Clipper Race: One more day to Sydney

Published on December 14th, 2017

(December 14, 2017; Day 12) – After almost 2,500 nautical miles of racing, just half a nautical mile now separates the Clipper 2017-18 Round the World Yacht Race frontrunner Sanya Serenity Coast from second placed Visit Seattle, both led by the race’s two female Skippers, as the teams cross the 100 nm to finish mark.

After crossing paths with Qingdao, which has slipped from first to third place following an unfavourable tack, Sanya Serenity Coast Skipper Wendy Tuck cannot quite believe how close her team now is to Nikki Henderson’s Visit Seattle.

“Well this is just mad, after so many days racing and with 100 miles to go, we could high five the team on Visit Seattle, they are close!” said Tuck. “It might look close on the Race Viewer, well its closer in real life.”

But for Tuck, who is Skippering her second consecutive Clipper Race team entry, there is no time for complacency as she heads towards her Sydney hometown as she adds: “It has been an exciting race, so glad to have such great teams to race against, nothing is ever certain, every little bit you get a head could all just go crashing down so easily.”

On board Visit Seattle, Henderson echoes Tuck’s thoughts as she takes a moment to reflect on the race. She comments: “The last 500 nautical miles has seemed never-ending as we zig zag our way very, very slowly up the coast.

“It’s been an absolute pleasure to sail with this fabulous crew this leg. Our highest male to female ratio so far of almost 50:50, with some great characters and a general good feeling atmosphere.”

With the end so very nearly in sight for the top three teams, and a spectacularly close finish on the cards, each of the Skippers are eagerly awaiting the arrival of a wind shift from the south to help them along the way to Sydney.

Qingdao Skipper Chris Kobusch explains: “Just over 100 nautical miles (nm) to go. Unfortunately, we lost our lead last night on one terrible tack and are now in third position, behind Sanya Serenity Coast and Visit Seattle.

“The weather forecast suggests a wind shift to the south west, which would help us massively clearing the headlands in front of us. Without, we will have a long and unfavourable tack ahead of us.”

Following the leaders, PSP Logistics and Dare To Lead continue to make up the mid-pack remaining in fourth and fifth place and both report tricky upwind conditions as they push to claw back some miles on the leaders. PSP Logistics Skipper Matt Mitchell reports: “Well, this upwind stuff is getting tiresome! Thankfully the wind is due to shift around to the south over the next few hours giving us a last push before we arrive in.”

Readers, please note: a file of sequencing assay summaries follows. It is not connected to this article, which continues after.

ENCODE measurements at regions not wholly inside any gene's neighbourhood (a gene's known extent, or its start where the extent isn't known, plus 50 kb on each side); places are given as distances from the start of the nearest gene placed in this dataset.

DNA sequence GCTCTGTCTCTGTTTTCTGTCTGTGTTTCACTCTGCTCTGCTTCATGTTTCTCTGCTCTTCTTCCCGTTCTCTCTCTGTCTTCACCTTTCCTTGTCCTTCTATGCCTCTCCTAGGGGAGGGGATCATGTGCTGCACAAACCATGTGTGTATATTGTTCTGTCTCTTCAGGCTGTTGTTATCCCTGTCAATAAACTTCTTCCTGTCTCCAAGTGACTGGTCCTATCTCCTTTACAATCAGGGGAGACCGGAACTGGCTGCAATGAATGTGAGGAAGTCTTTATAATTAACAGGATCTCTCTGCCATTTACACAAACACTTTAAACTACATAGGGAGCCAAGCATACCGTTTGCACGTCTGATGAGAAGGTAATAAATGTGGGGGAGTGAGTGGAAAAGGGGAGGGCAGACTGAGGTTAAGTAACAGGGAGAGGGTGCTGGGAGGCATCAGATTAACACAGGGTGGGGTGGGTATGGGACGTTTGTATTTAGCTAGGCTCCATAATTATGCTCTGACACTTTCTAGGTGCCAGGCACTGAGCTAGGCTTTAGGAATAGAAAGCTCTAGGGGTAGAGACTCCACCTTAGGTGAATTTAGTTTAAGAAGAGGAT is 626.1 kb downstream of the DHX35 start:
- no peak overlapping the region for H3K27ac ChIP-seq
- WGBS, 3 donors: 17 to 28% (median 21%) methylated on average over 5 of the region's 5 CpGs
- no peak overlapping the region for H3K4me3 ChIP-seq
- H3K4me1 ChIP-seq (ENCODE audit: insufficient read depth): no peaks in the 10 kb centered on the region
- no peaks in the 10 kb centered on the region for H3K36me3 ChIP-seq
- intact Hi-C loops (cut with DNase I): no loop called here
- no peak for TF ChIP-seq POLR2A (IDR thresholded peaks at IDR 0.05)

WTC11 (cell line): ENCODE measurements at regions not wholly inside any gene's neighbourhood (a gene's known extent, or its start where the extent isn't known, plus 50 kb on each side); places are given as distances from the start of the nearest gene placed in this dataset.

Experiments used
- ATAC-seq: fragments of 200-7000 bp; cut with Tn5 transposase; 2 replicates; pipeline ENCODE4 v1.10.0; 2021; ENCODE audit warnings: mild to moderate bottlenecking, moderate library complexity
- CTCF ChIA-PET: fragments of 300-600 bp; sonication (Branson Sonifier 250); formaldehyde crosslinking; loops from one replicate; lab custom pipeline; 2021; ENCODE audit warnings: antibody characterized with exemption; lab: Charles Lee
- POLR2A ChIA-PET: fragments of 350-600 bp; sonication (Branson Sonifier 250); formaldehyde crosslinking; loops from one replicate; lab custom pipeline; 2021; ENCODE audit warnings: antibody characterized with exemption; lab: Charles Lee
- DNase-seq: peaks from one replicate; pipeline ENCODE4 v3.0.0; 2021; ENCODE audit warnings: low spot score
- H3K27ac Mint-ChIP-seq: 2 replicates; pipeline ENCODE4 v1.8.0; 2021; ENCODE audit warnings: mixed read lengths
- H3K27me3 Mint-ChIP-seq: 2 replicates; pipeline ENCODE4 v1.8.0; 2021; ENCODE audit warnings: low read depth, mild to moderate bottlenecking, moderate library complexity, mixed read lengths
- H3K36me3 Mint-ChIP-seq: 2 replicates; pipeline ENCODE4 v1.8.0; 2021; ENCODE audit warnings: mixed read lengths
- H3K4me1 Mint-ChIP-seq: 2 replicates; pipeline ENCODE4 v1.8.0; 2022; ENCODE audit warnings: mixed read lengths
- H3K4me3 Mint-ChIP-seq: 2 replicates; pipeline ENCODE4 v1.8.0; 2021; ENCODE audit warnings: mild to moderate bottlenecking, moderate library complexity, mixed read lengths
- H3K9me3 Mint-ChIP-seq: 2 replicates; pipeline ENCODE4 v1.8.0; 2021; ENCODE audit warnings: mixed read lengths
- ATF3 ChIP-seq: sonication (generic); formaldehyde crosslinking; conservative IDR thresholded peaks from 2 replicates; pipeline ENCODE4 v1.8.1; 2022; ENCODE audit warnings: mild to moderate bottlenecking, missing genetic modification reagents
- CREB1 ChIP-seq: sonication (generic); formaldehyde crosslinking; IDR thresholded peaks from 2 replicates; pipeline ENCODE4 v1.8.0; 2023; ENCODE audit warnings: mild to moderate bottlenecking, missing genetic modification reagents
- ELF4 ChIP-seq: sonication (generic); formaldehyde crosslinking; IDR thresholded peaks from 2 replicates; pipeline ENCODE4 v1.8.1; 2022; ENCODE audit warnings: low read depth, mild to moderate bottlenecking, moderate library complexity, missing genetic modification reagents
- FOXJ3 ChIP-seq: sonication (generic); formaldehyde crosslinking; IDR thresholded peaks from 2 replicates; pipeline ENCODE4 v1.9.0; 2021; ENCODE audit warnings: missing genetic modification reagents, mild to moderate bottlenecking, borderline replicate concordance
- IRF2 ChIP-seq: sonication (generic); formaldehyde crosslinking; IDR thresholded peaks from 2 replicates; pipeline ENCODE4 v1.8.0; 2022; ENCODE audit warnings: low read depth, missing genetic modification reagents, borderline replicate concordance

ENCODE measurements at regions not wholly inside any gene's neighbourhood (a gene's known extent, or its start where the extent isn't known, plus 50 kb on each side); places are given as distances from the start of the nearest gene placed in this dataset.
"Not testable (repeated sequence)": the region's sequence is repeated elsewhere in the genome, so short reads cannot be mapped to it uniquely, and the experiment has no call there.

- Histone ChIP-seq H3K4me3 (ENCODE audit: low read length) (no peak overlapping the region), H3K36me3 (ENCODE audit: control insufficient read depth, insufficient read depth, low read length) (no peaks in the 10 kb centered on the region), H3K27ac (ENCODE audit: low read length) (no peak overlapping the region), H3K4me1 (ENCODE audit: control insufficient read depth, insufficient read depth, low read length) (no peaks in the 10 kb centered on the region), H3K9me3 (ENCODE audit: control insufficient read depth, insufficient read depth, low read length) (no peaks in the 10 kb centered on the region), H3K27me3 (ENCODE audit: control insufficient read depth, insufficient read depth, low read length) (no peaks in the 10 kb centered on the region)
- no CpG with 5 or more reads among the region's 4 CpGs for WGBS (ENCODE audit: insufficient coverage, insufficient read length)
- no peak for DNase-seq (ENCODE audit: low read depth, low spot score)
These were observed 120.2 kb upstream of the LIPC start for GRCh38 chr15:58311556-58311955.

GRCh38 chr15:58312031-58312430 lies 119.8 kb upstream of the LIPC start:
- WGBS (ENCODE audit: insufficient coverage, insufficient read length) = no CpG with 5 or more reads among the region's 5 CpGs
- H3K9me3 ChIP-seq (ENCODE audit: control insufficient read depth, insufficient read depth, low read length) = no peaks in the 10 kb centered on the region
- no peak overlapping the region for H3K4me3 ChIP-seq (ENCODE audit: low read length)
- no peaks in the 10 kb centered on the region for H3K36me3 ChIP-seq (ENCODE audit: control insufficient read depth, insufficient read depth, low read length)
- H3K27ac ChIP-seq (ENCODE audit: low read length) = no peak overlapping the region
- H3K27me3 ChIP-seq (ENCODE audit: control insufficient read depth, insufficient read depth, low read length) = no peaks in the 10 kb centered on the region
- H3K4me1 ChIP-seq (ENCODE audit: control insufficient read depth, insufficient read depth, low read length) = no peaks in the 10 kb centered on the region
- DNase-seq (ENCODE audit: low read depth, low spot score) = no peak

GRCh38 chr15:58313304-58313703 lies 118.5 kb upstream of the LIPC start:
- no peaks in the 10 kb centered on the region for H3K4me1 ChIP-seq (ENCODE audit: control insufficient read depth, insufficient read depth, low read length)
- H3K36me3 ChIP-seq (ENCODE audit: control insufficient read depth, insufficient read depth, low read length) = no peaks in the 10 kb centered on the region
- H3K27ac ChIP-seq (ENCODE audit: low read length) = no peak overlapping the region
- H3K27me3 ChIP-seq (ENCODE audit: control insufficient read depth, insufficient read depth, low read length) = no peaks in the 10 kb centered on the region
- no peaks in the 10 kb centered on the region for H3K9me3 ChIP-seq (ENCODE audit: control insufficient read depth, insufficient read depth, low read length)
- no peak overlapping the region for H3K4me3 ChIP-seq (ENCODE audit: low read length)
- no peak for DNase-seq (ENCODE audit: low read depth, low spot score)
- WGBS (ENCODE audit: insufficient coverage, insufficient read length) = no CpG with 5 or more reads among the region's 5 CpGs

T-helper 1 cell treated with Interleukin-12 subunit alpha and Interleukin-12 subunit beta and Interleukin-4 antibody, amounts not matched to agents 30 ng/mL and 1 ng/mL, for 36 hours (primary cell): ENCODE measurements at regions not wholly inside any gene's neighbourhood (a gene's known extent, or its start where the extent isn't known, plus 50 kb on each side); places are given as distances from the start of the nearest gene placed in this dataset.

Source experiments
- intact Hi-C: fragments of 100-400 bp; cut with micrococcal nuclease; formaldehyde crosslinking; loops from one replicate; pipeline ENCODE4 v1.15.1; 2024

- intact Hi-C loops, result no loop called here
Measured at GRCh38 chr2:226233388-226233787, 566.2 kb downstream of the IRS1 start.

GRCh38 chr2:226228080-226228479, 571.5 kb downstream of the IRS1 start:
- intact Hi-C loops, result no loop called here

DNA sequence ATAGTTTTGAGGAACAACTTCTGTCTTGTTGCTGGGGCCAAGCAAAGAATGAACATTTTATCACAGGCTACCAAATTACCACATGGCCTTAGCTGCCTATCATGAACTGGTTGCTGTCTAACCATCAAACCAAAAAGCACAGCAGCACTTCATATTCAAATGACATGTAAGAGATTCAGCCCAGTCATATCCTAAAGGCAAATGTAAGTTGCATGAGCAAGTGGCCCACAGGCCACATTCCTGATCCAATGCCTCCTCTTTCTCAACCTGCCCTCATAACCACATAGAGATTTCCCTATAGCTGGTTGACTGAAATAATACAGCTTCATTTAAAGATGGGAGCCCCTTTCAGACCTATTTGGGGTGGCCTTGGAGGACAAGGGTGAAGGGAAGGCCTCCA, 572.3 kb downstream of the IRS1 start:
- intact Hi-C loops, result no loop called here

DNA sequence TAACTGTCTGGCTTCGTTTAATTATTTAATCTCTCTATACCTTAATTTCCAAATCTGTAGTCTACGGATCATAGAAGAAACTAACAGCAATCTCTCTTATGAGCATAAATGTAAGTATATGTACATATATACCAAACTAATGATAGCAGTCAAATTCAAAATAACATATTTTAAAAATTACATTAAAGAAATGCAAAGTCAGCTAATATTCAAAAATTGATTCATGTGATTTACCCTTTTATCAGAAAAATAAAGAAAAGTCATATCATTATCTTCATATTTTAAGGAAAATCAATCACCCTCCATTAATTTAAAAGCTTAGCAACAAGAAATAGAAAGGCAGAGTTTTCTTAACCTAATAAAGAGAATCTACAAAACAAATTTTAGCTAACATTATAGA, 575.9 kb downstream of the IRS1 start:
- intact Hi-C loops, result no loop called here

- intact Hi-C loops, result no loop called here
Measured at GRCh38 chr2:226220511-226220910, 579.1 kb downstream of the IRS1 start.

The battle for positions remains just as close towards the back of the fleet as just twelve nautical miles separates sixth placed Unicef from seventh placed Garmin, and just six nail biting nautical miles separatesg eighth placed GREAT Britain, Liverpool 2018 in ninth, Nasdaq in tenth and in eleventh.

Andy Burns, Skipper of GREAT Britain, is already experiencing the Southerly winds that the leading pack are hoping for and says: “We are in the mix with Garmin, Nasdaq, and Liverpool 2018. All, I’m sure, extremely keen to ride this southerly we are experiencing into Sydney Heads.”

With the last half of the fleet so tightly compacted, and mostly in sight of each other, teams have had a busy 24 hours and are making frequent sail changes to try and get ahead as they continue their drag race towards Sydney.

Nasdaq emerged from Stealth Mode at 0600 UTC and although currently sitting in tenth place, has been fluctuating up to eighth through the morning. Skipper Rob Graham explains: “We have spent most of our supposedly secret 24 hours within sight of GREAT Britain and/or Liverpool 2018, so unless that cloak of invisibility is operational, we’re not so sneaky after all.”

Looking ahead, the favourable southerly winds should kick in for the top half of the fleet over the next couple of hours and there will also be localised thermal effects with land and sea breezes for teams to consider as they approach Sydney. With so much still to play for and podium positions still very much up in the air, Race 4 is set to be the closest and most compelling race finish of the series so far.

The leaders are expected to finish by December 15. To see the ETA … click here.

Event detailsRace factsRace viewerFacebook

The fourth stage of the Clipper 2017-18 Race, officially known as Race 4: The Clipper Telemed+ Tasman Test, includes three races along the Australian coast. The 11 teams will race from Fremantle to Sydney, Sydney to Hobart, and Hobart to Airlie Beach in the heart of the picturesque Whitsunday Islands.

After starting the first of three races on December 2, the 11 teams are expected to complete the 2500nm course between December 14 and 17.

The All-Australian Leg is the fourth of eight legs that make up the 40,000-nautical mile, eleven-month Clipper 2017-18 Race.

Background: Held biennially, the Clipper 2017-18 Round the World Yacht Race got underway August 20 for the fleet of twelve* identical Tony Castro designed Clipper 70s. The 40,000nm course is divided into 13 individual races with the team having the best cumulative score winning the Clipper Race Trophy. Each team is led by a professional skipper with an all-amateur crew that signs up for one, some, or all the races. The 2017-18 race, expected to take 11 months, has attracted 712 people representing 41 nationalities, making it the largest to date.

* Twelve teams began the first leg but one yacht (Greenings) ran aground just hours after the start on October 31 of the third leg from Cape Town, South Africa to Fremantle, Australia. The crew was safely evacuated but damage to the boat was deemed too extensive for it to continue in the 2017-18 edition.

Race RouteRace Schedule and Miles


Source: Clipper Round the World Yacht Race

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